Culprit Legend Triathlon TT bike teaser

Culprit will be officially unveiling their all-new triathlon bike at Taipei Bicycle Show next week.

The bike won’t play nice with UCI’s 3:1 rule, so it’ll be triathlon specific. These teaser images only give a taste, founder Josh Colp says the really unique parts won’t be shown until the expo opens. And that they’re patent pending. Here’s what he is saying:

The bike was developed in cooperation with Trigon Cycles and I have worked closely with them to develop a new stem, aerobar and seatpost. The new Trigon aerobar/stem will be sold on the aftermarket by the end of the year as well.

The bike will be made in 5 sizes 49, 52,54,56, 58 to offer more size options.  It is compatible with both Trigon’s new bar/stem or Shimano PRO but for cable routing purposes we will sell it as a frameset all together.

Technically, it’s still in prototype stage, but it’s been on the drawing board for about a year with six months of design and 3D work put into it. Colp says it should be available in five sizes by the end of the year.

Culprit Legend Triathlon TT bike teaser


  1. I see post mounts plus cutout for behind-the-crown calipers. wow. Surprised they didn’t fair the downtube around the front wheel.

  2. someone needs to create a coating that u can spray a triathlete’s bike with that can repel the disgusting fluids and bodily skank they drip on their rigs. carbon porta-potty with aero-bars. disc brakes and triathletes= fail video compilation.

  3. @mudrock
    it doesnt follow the contour of the front wheel, but the downtube is dropped behind the fork crown so it sits pretty close. that’s the way a lot of other companies are doing it, less sensitivity to steering.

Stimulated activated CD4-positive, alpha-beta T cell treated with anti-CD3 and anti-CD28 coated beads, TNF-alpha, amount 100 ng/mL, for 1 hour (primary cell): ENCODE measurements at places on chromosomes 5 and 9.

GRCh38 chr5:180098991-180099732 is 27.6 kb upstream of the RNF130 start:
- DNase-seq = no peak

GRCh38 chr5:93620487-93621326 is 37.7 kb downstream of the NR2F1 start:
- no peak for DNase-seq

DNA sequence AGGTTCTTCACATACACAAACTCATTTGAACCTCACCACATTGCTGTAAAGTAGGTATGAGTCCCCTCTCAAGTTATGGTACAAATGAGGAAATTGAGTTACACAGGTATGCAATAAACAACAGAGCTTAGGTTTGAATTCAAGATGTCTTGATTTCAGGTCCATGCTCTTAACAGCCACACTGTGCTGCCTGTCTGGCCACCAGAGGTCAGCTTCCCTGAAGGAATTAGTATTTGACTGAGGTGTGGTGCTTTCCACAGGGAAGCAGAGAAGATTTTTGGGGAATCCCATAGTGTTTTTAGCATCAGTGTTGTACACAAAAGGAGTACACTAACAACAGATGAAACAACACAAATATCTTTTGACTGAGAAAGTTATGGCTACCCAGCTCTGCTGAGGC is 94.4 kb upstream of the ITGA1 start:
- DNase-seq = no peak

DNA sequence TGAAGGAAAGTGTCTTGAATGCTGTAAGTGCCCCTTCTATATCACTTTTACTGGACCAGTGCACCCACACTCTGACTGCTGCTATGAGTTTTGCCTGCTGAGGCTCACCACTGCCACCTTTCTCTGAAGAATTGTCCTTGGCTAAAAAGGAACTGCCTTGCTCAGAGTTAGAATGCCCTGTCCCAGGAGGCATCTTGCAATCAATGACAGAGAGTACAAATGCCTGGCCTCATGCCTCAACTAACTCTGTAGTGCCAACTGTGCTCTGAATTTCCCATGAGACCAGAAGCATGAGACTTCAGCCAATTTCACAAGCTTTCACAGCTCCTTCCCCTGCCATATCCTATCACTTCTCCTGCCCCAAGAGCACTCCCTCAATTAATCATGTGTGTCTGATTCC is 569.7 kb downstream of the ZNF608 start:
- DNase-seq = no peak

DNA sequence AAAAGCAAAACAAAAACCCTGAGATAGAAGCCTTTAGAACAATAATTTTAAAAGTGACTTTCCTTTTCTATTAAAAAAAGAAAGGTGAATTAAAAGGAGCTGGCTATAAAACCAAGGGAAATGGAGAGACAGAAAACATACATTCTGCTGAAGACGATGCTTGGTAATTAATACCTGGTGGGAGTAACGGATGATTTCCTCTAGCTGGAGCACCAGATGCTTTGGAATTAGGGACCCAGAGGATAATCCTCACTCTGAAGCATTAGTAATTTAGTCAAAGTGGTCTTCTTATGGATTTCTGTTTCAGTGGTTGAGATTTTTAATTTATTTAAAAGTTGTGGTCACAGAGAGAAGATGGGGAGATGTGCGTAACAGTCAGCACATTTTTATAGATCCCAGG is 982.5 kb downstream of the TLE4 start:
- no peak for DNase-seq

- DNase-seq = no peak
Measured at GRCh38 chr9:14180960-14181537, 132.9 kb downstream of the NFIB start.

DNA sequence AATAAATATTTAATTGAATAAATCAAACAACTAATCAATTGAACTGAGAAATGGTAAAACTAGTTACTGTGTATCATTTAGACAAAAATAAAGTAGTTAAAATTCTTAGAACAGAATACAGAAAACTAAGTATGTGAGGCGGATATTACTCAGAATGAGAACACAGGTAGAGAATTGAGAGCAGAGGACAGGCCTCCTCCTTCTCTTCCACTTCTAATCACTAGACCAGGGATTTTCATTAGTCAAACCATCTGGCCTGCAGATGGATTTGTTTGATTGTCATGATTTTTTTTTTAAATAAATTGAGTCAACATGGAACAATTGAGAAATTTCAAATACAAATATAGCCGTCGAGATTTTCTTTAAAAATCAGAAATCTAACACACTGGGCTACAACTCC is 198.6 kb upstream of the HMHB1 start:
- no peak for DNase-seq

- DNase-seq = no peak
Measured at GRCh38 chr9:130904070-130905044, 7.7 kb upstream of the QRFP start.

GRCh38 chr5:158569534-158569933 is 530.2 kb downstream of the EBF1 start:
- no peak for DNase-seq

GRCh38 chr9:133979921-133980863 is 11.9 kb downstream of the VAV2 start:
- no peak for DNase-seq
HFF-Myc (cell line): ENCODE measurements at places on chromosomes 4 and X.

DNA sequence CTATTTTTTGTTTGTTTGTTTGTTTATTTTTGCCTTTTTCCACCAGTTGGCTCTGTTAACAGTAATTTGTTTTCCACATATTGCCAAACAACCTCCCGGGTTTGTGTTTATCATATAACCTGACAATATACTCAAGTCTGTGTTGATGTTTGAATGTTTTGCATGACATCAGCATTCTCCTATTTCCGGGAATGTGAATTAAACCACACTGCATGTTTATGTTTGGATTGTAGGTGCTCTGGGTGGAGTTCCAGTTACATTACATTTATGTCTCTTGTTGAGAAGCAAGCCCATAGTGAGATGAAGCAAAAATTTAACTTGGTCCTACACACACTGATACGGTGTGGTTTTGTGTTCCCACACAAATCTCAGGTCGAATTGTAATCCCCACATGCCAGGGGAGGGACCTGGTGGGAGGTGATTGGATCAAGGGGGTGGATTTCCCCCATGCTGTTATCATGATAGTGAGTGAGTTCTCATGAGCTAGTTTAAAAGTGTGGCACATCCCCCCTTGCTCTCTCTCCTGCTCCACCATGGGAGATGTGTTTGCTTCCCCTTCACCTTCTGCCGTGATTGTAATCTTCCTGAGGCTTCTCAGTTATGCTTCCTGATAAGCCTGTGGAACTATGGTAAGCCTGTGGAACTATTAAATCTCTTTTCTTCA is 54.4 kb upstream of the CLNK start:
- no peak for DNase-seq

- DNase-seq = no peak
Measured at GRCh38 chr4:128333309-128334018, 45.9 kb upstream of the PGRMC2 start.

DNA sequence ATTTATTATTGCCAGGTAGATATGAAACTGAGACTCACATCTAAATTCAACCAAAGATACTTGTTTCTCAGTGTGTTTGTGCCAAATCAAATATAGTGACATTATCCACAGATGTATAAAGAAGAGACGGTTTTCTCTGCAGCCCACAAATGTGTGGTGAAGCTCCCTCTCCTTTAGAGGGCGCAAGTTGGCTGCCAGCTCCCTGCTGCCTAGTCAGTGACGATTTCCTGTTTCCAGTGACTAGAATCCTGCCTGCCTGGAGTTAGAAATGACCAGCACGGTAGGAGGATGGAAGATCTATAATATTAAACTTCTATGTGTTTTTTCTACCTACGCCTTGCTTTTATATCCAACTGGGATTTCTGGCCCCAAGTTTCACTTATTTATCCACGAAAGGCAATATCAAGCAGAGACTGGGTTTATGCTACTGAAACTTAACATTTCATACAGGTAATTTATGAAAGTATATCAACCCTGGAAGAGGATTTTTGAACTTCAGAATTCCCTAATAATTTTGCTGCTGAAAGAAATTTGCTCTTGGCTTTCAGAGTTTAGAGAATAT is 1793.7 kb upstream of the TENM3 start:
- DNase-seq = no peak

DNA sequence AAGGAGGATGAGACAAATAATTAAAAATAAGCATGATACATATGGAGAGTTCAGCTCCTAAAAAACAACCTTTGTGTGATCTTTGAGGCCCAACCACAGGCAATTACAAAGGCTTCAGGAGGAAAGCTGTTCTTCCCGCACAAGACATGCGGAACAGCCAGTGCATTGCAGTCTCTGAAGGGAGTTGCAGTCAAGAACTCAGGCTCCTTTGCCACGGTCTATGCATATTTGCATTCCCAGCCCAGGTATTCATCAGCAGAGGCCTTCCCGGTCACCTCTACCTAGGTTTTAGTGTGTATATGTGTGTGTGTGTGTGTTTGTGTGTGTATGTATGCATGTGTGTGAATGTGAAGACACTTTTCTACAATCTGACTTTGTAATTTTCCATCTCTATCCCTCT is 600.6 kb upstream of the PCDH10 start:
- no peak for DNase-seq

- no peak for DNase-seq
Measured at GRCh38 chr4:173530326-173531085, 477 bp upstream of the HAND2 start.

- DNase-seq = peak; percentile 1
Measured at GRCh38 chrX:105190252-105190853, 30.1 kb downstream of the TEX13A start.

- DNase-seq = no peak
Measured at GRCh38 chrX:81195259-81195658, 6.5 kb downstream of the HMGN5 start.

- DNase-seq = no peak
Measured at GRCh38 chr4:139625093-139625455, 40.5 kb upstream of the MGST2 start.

smart top-loading stem, much easier to access face plate bolts that way for removal/transport.
    i dont know about the head tube puffing out in the middle. anti-narrow, anti-aero.

  4. I don’t see disc brakes having a point on a TT rig. The better braking will be far outweighed by the poor aerodynamics coming from a disc rotor and more importantly caliper sticking out in the wind.

  5. What you loose in aero from a disc brake, you would gain back at the most important head tube/ top of fork area where wheel speed. Is the highest.
    Also allows much cheaper construction wheels that can be optimised purely for aero shapes.
    Hydrolics will also be a godsend for cable routing.

    The dimpling at the top of the forks may also be aero specific shaping and nothing to do with brakes as well.

    • To everyone criticizing discs’ aero performance, I mentioned once before that Orbea has done extensive testing of disc brakes in a wind tunnel, and without the caliper the rotor actually improves the aerodynamics. It’s only a matter of creating a more aerodynamic caliper, and then discs will be beneficial aerodynamically.

  6. I’m also convinced that the secondary effects of disc brake implementation will out weigh the initial (albeit temporary!) setbacks. When manufacturers really have the chance to focus on creating aero carbon rims without having to worry about material need for a brake track, ridiculously light and aerodynamic rims will result, to a tune we have not yet known. The lightest carbon tubulars of today will be surpassed by lighter, deeper-section rims probably within the next few years, meaning that even if total wheelset weights remain close to current levels (1200 for high-end tubular aero wheels, up to 1600 for nice, reliable clinchers), as the weight is more and more centralized to the hub, the new rims will become stupid fast. Think of a ~200gr 40mm-section clincher tubeless rim (Zipp 303’s weight about 350gr). I can’t wait!

  7. Just for one more thought on disc aerodynamics, cervelo took a current model disc caliper and put it on their p5 and the aerodynamics was substantially higher.

What do you think?